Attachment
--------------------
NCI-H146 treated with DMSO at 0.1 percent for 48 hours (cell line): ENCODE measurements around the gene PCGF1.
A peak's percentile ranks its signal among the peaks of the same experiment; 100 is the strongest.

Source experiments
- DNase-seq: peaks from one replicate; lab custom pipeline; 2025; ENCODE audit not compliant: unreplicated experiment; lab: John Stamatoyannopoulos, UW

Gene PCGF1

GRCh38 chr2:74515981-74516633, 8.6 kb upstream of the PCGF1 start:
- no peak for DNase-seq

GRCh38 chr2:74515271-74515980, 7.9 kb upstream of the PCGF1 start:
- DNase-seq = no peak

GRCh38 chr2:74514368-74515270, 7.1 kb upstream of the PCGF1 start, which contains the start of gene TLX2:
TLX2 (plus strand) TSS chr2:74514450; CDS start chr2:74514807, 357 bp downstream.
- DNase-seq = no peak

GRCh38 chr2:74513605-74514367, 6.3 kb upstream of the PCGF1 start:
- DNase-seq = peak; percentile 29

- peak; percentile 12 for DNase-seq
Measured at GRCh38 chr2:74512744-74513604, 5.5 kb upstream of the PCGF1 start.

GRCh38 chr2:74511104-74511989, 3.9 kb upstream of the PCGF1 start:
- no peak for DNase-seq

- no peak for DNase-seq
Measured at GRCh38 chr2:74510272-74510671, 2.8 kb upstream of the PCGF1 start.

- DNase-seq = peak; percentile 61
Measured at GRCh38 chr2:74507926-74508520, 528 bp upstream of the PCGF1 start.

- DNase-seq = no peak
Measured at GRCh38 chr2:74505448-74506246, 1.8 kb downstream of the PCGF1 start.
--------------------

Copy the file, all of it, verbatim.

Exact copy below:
NCI-H146 treated with DMSO at 0.1 percent for 48 hours (cell line): ENCODE measurements around the gene PCGF1.
A peak's percentile ranks its signal among the peaks of the same experiment; 100 is the strongest.

Source experiments
- DNase-seq: peaks from one replicate; lab custom pipeline; 2025; ENCODE audit not compliant: unreplicated experiment; lab: John Stamatoyannopoulos, UW

Gene PCGF1

GRCh38 chr2:74515981-74516633, 8.6 kb upstream of the PCGF1 start:
- no peak for DNase-seq

GRCh38 chr2:74515271-74515980, 7.9 kb upstream of the PCGF1 start:
- DNase-seq = no peak

GRCh38 chr2:74514368-74515270, 7.1 kb upstream of the PCGF1 start, which contains the start of gene TLX2:
TLX2 (plus strand) TSS chr2:74514450; CDS start chr2:74514807, 357 bp downstream.
- DNase-seq = no peak

GRCh38 chr2:74513605-74514367, 6.3 kb upstream of the PCGF1 start:
- DNase-seq = peak; percentile 29

- peak; percentile 12 for DNase-seq
Measured at GRCh38 chr2:74512744-74513604, 5.5 kb upstream of the PCGF1 start.

GRCh38 chr2:74511104-74511989, 3.9 kb upstream of the PCGF1 start:
- no peak for DNase-seq

- no peak for DNase-seq
Measured at GRCh38 chr2:74510272-74510671, 2.8 kb upstream of the PCGF1 start.

- DNase-seq = peak; percentile 61
Measured at GRCh38 chr2:74507926-74508520, 528 bp upstream of the PCGF1 start.

- DNase-seq = no peak
Measured at GRCh38 chr2:74505448-74506246, 1.8 kb downstream of the PCGF1 start.